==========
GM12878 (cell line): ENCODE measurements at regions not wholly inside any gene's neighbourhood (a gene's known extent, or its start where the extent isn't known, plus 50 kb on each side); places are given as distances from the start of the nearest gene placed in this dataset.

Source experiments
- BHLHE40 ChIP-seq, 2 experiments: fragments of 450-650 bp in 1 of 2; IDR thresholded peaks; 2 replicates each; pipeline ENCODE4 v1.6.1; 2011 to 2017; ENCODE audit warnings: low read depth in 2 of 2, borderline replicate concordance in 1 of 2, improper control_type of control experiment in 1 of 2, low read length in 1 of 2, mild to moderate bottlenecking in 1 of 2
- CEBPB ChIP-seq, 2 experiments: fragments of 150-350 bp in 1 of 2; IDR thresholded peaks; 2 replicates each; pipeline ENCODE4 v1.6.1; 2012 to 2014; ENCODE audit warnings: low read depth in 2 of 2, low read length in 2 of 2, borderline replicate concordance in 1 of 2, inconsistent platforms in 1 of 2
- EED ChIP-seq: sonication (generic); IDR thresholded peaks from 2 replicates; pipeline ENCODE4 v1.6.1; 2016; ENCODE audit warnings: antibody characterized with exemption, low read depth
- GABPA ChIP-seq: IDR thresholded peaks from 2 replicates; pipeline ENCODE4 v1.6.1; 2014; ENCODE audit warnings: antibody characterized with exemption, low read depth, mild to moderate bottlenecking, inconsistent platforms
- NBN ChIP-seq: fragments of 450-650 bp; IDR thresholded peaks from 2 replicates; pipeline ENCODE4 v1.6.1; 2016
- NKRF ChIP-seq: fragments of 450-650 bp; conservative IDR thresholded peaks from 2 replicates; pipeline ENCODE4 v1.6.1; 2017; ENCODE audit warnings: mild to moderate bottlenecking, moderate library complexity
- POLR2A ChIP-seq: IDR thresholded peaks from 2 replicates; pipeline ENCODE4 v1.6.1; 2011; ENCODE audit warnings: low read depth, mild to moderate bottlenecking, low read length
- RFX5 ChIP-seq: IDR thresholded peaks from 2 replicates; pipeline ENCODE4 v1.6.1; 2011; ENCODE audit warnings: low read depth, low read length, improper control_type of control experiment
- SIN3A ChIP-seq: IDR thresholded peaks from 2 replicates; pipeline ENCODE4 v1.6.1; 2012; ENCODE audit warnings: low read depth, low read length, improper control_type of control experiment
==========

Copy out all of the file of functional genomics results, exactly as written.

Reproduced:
GM12878 (cell line): ENCODE measurements at regions not wholly inside any gene's neighbourhood (a gene's known extent, or its start where the extent isn't known, plus 50 kb on each side); places are given as distances from the start of the nearest gene placed in this dataset.

Source experiments
- BHLHE40 ChIP-seq, 2 experiments: fragments of 450-650 bp in 1 of 2; IDR thresholded peaks; 2 replicates each; pipeline ENCODE4 v1.6.1; 2011 to 2017; ENCODE audit warnings: low read depth in 2 of 2, borderline replicate concordance in 1 of 2, improper control_type of control experiment in 1 of 2, low read length in 1 of 2, mild to moderate bottlenecking in 1 of 2
- CEBPB ChIP-seq, 2 experiments: fragments of 150-350 bp in 1 of 2; IDR thresholded peaks; 2 replicates each; pipeline ENCODE4 v1.6.1; 2012 to 2014; ENCODE audit warnings: low read depth in 2 of 2, low read length in 2 of 2, borderline replicate concordance in 1 of 2, inconsistent platforms in 1 of 2
- EED ChIP-seq: sonication (generic); IDR thresholded peaks from 2 replicates; pipeline ENCODE4 v1.6.1; 2016; ENCODE audit warnings: antibody characterized with exemption, low read depth
- GABPA ChIP-seq: IDR thresholded peaks from 2 replicates; pipeline ENCODE4 v1.6.1; 2014; ENCODE audit warnings: antibody characterized with exemption, low read depth, mild to moderate bottlenecking, inconsistent platforms
- NBN ChIP-seq: fragments of 450-650 bp; IDR thresholded peaks from 2 replicates; pipeline ENCODE4 v1.6.1; 2016
- NKRF ChIP-seq: fragments of 450-650 bp; conservative IDR thresholded peaks from 2 replicates; pipeline ENCODE4 v1.6.1; 2017; ENCODE audit warnings: mild to moderate bottlenecking, moderate library complexity
- POLR2A ChIP-seq: IDR thresholded peaks from 2 replicates; pipeline ENCODE4 v1.6.1; 2011; ENCODE audit warnings: low read depth, mild to moderate bottlenecking, low read length
- RFX5 ChIP-seq: IDR thresholded peaks from 2 replicates; pipeline ENCODE4 v1.6.1; 2011; ENCODE audit warnings: low read depth, low read length, improper control_type of control experiment
- SIN3A ChIP-seq: IDR thresholded peaks from 2 replicates; pipeline ENCODE4 v1.6.1; 2012; ENCODE audit warnings: low read depth, low read length, improper control_type of control experiment